Original Title: कहानी
Release Date: March 9, 2012
Director: Sujoy Ghosh
Screenplay by: Sujoy Ghosh, Suresh Nair, Nikhil Vyas
Cast: Vidya Balan, Parambrata Chatterjee, Nawazuddin Siddiqui, Indraneil Sengupta, Saswata Chatterjee
Scriptwriters and filmmakers always tell you (at least in film school) that your story, whatever it may be about, needs to be solved with the elements you present in the first fifteen minutes of the story. Otherwise, the audience may feel cheated.
Kahaani, which translates to ‘story’ apparently, follows a pregnant woman named Vidya Bagchi (Balan) that arrives in Calcutta in search of her husband, Arnab Bagchi (Sengupta), who’s gone missing without a trace. Upon reading such simple plot, one would wonder what could be so extraordinary about the film to warrant the positive response Kahaani got during its run in theaters, following award season in India which included a win for Best Screenplay at the National Film Awards and a Best Actress nomination for Balas at the Asia-Pacific Film Festival. (which went to Kwai Lun Mei for Gf*Bf ;P~ )
The film is an apt drama thriller from Ghosh, who mixes in some cultural flavor of the city of Calcutta as he tells us the going-ons of the power elite trying to uncover the culprit of a terrorist attack. Kahaani never stops being a drama as we see Vidya struggling with the loss of her husband and having nervous breakdowns when the situation seems to get out of hand for her, then she turns it around sassing and charming (if a thriller could be that) her way in and out of trouble, especially during her encounters with deputy Khan, played with dick-ish ease by Siddiqui (he’s excellent in Talaash).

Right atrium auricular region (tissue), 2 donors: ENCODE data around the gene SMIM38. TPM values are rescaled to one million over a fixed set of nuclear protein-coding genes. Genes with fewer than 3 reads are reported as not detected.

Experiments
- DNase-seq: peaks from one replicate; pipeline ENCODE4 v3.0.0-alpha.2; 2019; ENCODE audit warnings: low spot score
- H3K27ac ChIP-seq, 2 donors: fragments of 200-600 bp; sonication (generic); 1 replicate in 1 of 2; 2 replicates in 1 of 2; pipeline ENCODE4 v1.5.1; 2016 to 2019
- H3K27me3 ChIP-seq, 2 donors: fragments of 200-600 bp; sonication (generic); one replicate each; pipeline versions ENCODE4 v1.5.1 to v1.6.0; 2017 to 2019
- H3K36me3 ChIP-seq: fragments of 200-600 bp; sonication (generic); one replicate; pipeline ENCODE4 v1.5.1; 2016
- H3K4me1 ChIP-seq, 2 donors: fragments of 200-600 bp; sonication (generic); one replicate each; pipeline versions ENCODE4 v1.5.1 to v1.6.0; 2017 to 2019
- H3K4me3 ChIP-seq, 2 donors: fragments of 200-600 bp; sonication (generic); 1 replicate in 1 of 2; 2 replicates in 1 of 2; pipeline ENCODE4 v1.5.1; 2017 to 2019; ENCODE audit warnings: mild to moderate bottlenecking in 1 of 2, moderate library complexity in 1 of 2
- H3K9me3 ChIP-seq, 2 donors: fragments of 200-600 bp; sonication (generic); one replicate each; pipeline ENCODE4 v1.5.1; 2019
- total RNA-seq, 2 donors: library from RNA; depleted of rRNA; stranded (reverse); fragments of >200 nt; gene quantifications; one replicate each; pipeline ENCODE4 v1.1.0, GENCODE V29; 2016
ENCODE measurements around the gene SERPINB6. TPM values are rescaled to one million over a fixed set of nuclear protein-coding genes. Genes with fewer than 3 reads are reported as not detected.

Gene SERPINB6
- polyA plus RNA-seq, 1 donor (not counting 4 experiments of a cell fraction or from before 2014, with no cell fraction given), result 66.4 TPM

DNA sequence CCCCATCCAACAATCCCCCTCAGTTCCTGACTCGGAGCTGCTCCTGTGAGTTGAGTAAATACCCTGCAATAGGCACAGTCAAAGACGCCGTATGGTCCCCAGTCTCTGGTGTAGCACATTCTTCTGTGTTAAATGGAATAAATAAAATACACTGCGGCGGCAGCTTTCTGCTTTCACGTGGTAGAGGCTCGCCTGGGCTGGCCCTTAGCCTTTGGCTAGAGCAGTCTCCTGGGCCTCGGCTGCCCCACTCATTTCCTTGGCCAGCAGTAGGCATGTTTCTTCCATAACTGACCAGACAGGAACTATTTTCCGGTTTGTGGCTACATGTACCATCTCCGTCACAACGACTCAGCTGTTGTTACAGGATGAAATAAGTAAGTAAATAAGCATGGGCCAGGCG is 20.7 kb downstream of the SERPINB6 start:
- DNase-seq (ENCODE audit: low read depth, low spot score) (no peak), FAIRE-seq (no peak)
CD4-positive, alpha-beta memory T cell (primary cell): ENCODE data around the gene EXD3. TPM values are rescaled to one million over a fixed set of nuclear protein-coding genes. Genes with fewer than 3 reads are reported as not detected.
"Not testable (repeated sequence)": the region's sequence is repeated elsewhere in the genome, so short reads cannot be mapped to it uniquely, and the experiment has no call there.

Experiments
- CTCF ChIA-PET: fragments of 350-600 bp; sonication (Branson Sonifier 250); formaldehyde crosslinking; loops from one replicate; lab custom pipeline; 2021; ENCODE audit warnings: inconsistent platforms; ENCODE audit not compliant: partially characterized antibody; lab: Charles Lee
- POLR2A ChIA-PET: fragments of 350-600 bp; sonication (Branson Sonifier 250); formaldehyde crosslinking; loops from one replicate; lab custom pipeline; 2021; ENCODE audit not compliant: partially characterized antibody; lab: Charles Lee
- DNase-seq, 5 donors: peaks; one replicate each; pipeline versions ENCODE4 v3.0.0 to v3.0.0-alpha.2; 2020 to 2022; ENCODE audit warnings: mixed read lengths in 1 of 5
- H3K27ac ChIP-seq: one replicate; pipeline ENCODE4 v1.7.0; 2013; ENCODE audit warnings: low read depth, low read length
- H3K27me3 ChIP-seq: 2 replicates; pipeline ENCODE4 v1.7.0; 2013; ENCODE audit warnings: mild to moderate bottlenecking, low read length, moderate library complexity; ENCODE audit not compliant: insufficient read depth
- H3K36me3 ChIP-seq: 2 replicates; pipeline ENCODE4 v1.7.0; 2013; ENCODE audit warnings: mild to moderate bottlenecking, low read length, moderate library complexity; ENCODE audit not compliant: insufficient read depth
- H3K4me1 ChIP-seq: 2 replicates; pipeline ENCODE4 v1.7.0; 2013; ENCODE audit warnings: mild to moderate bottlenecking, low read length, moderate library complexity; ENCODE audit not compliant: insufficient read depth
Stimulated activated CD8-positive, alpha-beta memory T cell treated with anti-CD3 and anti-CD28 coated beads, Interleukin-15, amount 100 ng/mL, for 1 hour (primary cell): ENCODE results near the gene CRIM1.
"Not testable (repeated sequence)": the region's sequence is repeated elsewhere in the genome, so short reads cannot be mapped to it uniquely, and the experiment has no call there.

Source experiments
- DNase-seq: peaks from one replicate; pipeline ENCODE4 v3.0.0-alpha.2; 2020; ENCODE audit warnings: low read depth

Kahaani has little to envy from Hollywood thrillers technically, except for a scene of massive death at the beginning, the film uses it’s quite minuscule budget (of $1.2M USD) efficiently with a guerrilla-style filmmaking that throws us into the life of this woman thrown into this unknown city. Her journey is compelling even after a second watch, and never loses its pace despite the lack of “Hollywood” fights and chase sequences that don’t require super athletic agents or ripped contract killers that seem to have trained with the best of The Matrix fighting choreographers or trained for Olympic marathons, so swiftly edited with cuts to dizzy us and mask all the behind the scene magic.
Kahaani is real, but what makes it great? It’s the mother of all twists.
I can’t remember when was the last time I’ve felt compelled to watch a film again (so soon) to see if I can spot a clue of it coming. During my second viewing, I was only able to find one indirect clue, which makes me doubt whether or not I should feel cheated on the outcome. Then again, all of these characters’ preconception on pregnant women may be the point of the story. I, too, may have had some.